Andrew Smith Hallidie
Another famous inventor to have worked at the Miners Foundry in the 1800s is Andrew Smith Hallidie. Best known as the inventor of San Francisco’s cable car system, he is believed to have spent time at the Nevada Iron & Brass Foundry Machine Shop (known today as the Miners Foundry) from October of 1861 to May of 1862.
Born in London in 1836 as Andrew Smith, Hallidie was apprenticed to a machine shop and and drawing office. In 1852, Hallidie sailed for California, where he became a gold miner, blacksmith, surveyor, and builder of bridges. While working on a mine at American Bar, Hallidie invented wire rope, solving the problem of rapid rope deterioration in mining.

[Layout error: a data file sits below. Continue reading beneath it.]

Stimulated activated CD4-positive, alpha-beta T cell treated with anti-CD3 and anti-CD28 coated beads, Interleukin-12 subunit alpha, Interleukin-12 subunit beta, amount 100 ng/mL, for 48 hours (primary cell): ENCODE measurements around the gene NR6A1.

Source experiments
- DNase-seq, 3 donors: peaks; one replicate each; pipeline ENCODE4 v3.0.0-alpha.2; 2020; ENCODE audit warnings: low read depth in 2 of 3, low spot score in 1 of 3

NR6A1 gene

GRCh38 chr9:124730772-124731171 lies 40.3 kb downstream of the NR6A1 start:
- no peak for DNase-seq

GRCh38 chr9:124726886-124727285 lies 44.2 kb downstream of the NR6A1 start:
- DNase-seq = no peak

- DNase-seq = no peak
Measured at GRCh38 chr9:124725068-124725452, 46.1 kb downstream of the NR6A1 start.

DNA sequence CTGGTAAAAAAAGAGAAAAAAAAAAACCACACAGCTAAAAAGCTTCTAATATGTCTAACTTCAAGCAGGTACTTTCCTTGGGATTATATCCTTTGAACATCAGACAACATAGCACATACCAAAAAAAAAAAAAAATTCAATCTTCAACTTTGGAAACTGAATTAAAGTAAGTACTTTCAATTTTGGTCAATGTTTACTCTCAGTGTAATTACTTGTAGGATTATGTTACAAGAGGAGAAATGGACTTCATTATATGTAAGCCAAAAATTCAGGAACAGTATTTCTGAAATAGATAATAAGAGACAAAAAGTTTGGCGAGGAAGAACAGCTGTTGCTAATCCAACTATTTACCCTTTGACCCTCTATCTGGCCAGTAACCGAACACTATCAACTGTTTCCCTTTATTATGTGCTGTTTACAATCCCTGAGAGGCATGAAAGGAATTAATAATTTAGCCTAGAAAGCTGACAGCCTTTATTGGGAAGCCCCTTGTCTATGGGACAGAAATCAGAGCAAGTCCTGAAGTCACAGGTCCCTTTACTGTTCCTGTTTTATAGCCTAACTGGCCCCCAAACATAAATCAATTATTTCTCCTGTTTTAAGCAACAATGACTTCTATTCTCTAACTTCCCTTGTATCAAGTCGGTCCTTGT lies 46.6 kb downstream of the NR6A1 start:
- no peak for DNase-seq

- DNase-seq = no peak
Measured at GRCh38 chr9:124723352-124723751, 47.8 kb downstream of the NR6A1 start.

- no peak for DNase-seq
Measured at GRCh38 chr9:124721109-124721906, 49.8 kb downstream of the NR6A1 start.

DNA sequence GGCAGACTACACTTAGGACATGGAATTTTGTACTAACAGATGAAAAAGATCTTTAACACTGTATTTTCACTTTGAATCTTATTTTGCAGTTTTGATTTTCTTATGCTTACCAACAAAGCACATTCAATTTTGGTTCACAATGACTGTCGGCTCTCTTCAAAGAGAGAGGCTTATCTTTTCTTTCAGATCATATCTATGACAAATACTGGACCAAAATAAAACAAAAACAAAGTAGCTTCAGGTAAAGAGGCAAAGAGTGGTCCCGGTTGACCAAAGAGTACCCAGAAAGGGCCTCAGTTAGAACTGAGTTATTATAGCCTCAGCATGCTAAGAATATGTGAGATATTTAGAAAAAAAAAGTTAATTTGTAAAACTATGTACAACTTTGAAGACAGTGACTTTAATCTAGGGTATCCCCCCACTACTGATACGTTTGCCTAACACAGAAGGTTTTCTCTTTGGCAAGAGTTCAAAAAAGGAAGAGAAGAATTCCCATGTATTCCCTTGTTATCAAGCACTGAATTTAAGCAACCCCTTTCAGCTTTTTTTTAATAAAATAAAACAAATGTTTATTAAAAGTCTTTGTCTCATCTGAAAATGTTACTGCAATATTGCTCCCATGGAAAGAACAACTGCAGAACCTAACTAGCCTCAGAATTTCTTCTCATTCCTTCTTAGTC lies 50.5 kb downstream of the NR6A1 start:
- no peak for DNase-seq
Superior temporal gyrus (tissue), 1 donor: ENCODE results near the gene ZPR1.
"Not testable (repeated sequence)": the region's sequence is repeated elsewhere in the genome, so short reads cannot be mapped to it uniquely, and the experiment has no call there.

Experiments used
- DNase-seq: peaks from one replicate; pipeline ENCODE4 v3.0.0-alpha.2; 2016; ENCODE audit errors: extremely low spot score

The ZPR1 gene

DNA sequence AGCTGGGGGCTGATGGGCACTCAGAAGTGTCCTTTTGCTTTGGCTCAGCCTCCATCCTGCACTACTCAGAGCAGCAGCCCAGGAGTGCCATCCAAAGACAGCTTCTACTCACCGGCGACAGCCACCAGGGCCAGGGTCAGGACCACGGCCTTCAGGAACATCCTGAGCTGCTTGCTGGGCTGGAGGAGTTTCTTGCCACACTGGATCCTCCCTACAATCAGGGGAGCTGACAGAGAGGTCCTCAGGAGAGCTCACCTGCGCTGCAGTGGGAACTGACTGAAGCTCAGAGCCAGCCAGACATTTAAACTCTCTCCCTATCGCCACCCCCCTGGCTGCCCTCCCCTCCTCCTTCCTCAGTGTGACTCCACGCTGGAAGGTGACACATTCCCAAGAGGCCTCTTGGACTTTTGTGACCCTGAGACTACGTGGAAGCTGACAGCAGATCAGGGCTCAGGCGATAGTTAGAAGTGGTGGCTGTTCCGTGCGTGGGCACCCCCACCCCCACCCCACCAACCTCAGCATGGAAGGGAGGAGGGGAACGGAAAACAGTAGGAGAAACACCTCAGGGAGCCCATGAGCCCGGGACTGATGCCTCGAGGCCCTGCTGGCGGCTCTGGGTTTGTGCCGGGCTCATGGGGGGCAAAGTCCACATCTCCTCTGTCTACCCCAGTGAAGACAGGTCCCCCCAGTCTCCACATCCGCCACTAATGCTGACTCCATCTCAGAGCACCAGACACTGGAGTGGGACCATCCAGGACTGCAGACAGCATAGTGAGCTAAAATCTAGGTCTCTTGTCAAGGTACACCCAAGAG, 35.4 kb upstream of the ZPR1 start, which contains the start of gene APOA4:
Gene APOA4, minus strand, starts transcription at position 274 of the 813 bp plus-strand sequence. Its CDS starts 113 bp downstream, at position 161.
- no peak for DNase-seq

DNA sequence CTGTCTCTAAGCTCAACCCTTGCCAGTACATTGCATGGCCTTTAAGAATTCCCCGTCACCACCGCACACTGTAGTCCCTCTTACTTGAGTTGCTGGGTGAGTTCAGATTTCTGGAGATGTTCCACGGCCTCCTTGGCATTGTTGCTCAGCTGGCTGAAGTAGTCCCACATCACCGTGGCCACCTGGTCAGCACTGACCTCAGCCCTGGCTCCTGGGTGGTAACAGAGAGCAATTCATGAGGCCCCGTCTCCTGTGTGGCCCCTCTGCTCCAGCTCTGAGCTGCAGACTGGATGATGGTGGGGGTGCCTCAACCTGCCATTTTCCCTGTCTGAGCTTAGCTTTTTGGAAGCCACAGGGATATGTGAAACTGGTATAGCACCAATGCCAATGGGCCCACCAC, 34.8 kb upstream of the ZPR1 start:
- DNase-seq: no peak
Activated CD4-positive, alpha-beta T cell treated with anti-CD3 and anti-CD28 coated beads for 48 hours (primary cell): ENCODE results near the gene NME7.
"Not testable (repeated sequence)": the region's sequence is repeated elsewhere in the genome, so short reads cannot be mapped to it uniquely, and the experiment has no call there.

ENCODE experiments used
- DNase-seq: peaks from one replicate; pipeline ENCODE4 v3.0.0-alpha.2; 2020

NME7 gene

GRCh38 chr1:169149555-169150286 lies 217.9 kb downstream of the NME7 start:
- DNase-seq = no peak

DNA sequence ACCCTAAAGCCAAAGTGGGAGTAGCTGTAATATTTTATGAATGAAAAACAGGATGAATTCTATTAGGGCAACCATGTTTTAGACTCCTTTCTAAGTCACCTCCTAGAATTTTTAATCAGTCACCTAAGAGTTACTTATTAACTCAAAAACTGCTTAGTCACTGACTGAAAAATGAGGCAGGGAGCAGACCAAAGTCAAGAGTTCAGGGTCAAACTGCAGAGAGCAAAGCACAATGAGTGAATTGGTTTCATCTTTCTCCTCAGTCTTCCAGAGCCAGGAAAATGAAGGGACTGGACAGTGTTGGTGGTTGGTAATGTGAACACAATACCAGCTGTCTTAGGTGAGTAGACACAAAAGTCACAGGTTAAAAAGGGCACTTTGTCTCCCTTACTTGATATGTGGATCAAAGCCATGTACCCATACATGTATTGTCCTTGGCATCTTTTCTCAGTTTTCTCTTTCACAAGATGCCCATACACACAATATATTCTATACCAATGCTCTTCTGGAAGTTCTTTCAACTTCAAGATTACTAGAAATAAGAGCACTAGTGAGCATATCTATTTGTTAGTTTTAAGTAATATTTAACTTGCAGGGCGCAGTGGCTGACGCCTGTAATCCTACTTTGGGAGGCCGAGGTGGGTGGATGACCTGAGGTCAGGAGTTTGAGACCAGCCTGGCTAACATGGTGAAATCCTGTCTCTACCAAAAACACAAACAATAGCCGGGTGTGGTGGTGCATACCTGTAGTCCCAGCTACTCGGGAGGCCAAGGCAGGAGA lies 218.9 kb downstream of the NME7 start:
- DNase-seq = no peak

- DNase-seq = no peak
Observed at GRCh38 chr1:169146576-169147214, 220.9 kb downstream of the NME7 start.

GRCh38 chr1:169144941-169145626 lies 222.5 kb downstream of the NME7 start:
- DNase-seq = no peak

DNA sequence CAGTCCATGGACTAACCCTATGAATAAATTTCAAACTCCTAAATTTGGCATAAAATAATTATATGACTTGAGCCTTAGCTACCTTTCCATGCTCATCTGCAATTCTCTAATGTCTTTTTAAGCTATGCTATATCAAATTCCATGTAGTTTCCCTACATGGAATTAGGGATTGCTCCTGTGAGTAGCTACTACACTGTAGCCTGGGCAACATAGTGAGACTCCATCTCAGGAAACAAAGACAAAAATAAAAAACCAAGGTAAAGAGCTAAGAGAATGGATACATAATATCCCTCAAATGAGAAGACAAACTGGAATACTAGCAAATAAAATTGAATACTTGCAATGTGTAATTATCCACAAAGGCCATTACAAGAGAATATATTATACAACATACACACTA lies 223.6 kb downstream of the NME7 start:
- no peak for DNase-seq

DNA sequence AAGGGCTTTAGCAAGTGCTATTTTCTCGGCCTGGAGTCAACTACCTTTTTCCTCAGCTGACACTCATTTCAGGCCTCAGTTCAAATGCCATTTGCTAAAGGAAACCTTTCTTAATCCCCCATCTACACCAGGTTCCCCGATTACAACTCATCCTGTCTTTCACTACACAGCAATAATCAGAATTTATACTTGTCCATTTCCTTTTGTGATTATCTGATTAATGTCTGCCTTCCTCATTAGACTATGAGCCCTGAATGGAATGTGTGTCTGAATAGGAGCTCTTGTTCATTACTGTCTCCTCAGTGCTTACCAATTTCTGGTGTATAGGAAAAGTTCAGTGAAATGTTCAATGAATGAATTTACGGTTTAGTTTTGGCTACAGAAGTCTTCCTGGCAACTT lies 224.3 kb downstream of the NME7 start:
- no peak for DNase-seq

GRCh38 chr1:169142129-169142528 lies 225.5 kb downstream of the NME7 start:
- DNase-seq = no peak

The Clay Street Hill Railway cable car line began service in September of 1873. Accounts differ as to the extent of Hallidie’s involvement in the design, building, and implementation of the cable car service, however he was the primary patent holder and is generally considered the inventor of the cable car.